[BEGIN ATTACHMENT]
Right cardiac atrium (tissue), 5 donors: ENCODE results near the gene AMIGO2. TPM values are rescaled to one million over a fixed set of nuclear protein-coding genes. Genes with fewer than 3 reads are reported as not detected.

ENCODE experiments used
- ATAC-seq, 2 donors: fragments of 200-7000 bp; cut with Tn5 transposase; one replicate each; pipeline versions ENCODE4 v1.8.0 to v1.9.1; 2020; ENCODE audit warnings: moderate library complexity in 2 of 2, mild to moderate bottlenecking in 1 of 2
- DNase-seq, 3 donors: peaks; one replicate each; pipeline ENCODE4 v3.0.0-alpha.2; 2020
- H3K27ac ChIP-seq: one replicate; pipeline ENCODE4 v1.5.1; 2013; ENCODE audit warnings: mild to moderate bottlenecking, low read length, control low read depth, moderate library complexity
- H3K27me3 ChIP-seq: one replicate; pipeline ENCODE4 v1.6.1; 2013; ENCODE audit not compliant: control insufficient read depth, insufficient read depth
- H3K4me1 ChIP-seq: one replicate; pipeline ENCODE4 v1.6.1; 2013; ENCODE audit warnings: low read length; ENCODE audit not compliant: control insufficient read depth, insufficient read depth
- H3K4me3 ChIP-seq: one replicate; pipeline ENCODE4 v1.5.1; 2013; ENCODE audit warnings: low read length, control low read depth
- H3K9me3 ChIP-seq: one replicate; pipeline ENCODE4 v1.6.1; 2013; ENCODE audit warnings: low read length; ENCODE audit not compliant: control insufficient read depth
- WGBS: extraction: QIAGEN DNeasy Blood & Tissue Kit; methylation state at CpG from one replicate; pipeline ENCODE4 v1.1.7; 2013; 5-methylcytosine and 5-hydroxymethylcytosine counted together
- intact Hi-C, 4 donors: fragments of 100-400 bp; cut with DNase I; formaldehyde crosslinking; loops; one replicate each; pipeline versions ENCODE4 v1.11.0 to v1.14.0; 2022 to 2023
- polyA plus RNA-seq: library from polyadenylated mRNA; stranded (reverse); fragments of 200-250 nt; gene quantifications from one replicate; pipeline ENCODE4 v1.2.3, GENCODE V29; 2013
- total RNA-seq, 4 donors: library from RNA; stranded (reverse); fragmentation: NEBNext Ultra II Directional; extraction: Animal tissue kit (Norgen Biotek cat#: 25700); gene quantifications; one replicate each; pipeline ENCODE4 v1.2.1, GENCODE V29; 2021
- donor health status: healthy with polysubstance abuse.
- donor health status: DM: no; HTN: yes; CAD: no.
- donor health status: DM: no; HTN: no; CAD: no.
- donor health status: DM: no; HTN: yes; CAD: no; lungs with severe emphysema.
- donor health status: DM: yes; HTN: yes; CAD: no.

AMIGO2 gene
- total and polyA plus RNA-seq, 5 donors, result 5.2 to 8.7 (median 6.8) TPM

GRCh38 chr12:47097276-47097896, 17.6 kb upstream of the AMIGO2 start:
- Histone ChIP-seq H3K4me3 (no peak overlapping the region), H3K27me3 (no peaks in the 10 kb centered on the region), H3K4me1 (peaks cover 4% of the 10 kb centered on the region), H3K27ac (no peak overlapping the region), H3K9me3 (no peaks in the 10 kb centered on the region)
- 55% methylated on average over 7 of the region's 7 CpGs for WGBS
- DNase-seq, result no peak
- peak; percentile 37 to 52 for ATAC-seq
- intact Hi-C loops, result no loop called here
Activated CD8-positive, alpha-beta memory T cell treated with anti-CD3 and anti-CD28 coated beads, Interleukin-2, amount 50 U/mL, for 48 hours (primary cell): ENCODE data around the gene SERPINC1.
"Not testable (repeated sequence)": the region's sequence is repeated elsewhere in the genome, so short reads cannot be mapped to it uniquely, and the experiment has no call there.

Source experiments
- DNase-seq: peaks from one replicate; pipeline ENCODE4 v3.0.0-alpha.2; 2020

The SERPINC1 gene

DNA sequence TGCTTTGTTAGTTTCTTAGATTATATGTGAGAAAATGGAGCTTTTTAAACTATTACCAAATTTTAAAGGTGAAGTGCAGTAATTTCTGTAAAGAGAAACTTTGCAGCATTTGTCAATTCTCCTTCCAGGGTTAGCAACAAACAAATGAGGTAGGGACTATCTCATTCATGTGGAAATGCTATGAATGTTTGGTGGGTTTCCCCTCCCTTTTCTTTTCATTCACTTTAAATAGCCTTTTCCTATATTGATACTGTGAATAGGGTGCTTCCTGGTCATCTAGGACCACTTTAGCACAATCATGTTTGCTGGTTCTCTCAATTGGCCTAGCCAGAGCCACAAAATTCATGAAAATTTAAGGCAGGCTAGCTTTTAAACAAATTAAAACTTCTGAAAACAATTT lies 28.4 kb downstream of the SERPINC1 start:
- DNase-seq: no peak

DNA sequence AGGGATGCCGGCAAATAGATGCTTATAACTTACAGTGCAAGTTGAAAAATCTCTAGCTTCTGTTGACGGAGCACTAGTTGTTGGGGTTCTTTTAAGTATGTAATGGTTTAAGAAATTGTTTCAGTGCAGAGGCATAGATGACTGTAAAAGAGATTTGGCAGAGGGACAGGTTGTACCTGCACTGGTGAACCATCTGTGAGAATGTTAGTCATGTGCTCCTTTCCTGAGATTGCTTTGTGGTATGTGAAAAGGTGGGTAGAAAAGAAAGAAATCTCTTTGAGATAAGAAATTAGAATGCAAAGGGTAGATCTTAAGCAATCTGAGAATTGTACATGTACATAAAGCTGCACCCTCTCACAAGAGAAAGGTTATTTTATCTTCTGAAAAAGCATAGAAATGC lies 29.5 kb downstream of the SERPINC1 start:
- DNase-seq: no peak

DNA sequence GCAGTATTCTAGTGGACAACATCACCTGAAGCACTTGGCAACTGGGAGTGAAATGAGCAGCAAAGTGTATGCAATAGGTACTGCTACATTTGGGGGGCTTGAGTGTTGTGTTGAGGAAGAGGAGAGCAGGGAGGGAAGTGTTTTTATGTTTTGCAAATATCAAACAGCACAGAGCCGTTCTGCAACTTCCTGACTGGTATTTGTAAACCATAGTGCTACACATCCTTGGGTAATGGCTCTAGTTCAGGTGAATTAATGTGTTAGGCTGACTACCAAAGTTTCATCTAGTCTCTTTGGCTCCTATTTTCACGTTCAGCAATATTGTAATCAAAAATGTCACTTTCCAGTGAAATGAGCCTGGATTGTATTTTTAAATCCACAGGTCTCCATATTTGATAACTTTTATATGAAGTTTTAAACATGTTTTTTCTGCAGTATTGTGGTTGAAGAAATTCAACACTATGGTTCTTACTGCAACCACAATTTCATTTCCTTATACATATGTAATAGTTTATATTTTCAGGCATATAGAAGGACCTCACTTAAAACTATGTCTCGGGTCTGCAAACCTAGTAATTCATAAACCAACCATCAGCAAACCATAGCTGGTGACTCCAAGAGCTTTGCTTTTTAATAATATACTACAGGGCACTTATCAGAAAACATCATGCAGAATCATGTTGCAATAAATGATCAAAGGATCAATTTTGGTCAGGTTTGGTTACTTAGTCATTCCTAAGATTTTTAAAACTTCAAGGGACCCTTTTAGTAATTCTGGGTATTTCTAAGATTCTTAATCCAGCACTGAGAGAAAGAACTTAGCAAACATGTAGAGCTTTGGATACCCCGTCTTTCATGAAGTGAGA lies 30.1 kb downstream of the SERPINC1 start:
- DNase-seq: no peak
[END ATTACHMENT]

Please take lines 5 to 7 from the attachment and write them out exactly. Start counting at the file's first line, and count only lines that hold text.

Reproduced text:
- H3K27ac ChIP-seq: one replicate; pipeline ENCODE4 v1.5.1; 2013; ENCODE audit warnings: mild to moderate bottlenecking, low read length, control low read depth, moderate library complexity
- H3K27me3 ChIP-seq: one replicate; pipeline ENCODE4 v1.6.1; 2013; ENCODE audit not compliant: control insufficient read depth, insufficient read depth
- H3K4me1 ChIP-seq: one replicate; pipeline ENCODE4 v1.6.1; 2013; ENCODE audit warnings: low read length; ENCODE audit not compliant: control insufficient read depth, insufficient read depth